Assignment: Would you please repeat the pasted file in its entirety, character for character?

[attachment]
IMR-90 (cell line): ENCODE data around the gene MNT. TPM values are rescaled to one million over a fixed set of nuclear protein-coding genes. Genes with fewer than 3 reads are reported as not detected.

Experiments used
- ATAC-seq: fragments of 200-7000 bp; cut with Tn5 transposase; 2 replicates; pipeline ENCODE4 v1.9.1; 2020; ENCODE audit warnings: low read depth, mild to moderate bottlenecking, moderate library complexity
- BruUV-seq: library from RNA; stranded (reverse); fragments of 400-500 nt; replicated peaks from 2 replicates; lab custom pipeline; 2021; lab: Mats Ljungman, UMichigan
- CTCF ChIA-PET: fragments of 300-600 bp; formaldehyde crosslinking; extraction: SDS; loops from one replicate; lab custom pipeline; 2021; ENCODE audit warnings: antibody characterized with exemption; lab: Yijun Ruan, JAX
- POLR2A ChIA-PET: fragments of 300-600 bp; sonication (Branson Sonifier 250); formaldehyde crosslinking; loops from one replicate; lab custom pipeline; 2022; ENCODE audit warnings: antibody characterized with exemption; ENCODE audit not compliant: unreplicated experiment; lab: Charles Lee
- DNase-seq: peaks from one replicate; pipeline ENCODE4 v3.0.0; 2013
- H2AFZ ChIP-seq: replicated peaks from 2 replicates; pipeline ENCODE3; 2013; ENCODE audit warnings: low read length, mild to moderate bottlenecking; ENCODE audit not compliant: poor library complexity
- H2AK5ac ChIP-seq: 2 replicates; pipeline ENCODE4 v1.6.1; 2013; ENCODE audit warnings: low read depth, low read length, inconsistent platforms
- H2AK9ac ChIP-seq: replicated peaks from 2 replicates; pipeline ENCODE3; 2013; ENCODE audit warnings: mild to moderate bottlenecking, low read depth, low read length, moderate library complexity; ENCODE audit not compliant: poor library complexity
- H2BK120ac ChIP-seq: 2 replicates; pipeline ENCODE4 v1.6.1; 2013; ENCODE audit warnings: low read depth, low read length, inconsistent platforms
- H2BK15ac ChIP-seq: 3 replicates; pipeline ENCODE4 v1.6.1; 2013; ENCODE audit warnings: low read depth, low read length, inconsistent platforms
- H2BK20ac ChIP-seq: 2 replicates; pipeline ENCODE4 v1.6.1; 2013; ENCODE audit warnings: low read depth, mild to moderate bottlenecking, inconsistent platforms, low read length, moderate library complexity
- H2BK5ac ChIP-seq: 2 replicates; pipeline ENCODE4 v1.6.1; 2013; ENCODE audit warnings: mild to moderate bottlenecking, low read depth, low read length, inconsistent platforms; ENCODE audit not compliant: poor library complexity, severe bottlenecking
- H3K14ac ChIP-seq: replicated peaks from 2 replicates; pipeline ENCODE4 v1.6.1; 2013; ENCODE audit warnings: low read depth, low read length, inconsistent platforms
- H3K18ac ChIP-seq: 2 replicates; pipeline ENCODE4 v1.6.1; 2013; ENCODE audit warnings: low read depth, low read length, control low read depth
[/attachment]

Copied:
IMR-90 (cell line): ENCODE data around the gene MNT. TPM values are rescaled to one million over a fixed set of nuclear protein-coding genes. Genes with fewer than 3 reads are reported as not detected.

Experiments used
- ATAC-seq: fragments of 200-7000 bp; cut with Tn5 transposase; 2 replicates; pipeline ENCODE4 v1.9.1; 2020; ENCODE audit warnings: low read depth, mild to moderate bottlenecking, moderate library complexity
- BruUV-seq: library from RNA; stranded (reverse); fragments of 400-500 nt; replicated peaks from 2 replicates; lab custom pipeline; 2021; lab: Mats Ljungman, UMichigan
- CTCF ChIA-PET: fragments of 300-600 bp; formaldehyde crosslinking; extraction: SDS; loops from one replicate; lab custom pipeline; 2021; ENCODE audit warnings: antibody characterized with exemption; lab: Yijun Ruan, JAX
- POLR2A ChIA-PET: fragments of 300-600 bp; sonication (Branson Sonifier 250); formaldehyde crosslinking; loops from one replicate; lab custom pipeline; 2022; ENCODE audit warnings: antibody characterized with exemption; ENCODE audit not compliant: unreplicated experiment; lab: Charles Lee
- DNase-seq: peaks from one replicate; pipeline ENCODE4 v3.0.0; 2013
- H2AFZ ChIP-seq: replicated peaks from 2 replicates; pipeline ENCODE3; 2013; ENCODE audit warnings: low read length, mild to moderate bottlenecking; ENCODE audit not compliant: poor library complexity
- H2AK5ac ChIP-seq: 2 replicates; pipeline ENCODE4 v1.6.1; 2013; ENCODE audit warnings: low read depth, low read length, inconsistent platforms
- H2AK9ac ChIP-seq: replicated peaks from 2 replicates; pipeline ENCODE3; 2013; ENCODE audit warnings: mild to moderate bottlenecking, low read depth, low read length, moderate library complexity; ENCODE audit not compliant: poor library complexity
- H2BK120ac ChIP-seq: 2 replicates; pipeline ENCODE4 v1.6.1; 2013; ENCODE audit warnings: low read depth, low read length, inconsistent platforms
- H2BK15ac ChIP-seq: 3 replicates; pipeline ENCODE4 v1.6.1; 2013; ENCODE audit warnings: low read depth, low read length, inconsistent platforms
- H2BK20ac ChIP-seq: 2 replicates; pipeline ENCODE4 v1.6.1; 2013; ENCODE audit warnings: low read depth, mild to moderate bottlenecking, inconsistent platforms, low read length, moderate library complexity
- H2BK5ac ChIP-seq: 2 replicates; pipeline ENCODE4 v1.6.1; 2013; ENCODE audit warnings: mild to moderate bottlenecking, low read depth, low read length, inconsistent platforms; ENCODE audit not compliant: poor library complexity, severe bottlenecking
- H3K14ac ChIP-seq: replicated peaks from 2 replicates; pipeline ENCODE4 v1.6.1; 2013; ENCODE audit warnings: low read depth, low read length, inconsistent platforms
- H3K18ac ChIP-seq: 2 replicates; pipeline ENCODE4 v1.6.1; 2013; ENCODE audit warnings: low read depth, low read length, control low read depth